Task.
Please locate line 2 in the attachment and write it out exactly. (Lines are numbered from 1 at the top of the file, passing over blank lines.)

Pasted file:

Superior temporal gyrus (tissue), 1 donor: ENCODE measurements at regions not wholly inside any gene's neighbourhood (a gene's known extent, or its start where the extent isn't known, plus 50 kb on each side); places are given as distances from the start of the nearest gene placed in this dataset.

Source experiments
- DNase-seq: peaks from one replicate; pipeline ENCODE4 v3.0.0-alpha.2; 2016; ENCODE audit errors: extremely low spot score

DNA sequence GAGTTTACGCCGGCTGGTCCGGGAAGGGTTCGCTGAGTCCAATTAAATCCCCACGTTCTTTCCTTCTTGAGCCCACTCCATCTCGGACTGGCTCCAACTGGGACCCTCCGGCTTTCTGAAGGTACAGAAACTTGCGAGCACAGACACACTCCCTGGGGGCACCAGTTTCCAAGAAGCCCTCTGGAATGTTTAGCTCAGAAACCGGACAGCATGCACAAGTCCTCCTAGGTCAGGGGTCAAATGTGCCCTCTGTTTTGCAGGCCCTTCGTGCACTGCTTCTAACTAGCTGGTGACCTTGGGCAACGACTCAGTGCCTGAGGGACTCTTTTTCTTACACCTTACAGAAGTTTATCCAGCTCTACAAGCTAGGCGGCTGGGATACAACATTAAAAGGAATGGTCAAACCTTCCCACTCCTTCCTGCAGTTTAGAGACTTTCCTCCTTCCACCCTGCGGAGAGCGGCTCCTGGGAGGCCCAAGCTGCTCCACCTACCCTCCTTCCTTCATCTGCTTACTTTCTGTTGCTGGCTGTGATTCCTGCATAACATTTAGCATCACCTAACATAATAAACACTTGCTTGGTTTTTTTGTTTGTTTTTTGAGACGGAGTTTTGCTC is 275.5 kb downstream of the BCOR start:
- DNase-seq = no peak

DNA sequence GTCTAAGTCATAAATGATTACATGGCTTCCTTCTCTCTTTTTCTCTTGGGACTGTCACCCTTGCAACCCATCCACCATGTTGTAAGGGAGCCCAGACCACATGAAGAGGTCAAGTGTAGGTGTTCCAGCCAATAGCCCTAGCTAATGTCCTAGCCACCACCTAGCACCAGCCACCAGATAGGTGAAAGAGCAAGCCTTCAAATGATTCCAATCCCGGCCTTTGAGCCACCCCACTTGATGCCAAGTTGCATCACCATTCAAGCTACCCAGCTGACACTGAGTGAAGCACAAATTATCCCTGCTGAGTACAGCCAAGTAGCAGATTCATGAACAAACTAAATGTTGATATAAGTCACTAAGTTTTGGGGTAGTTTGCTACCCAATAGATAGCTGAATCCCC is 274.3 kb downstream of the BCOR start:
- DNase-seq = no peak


Source experiments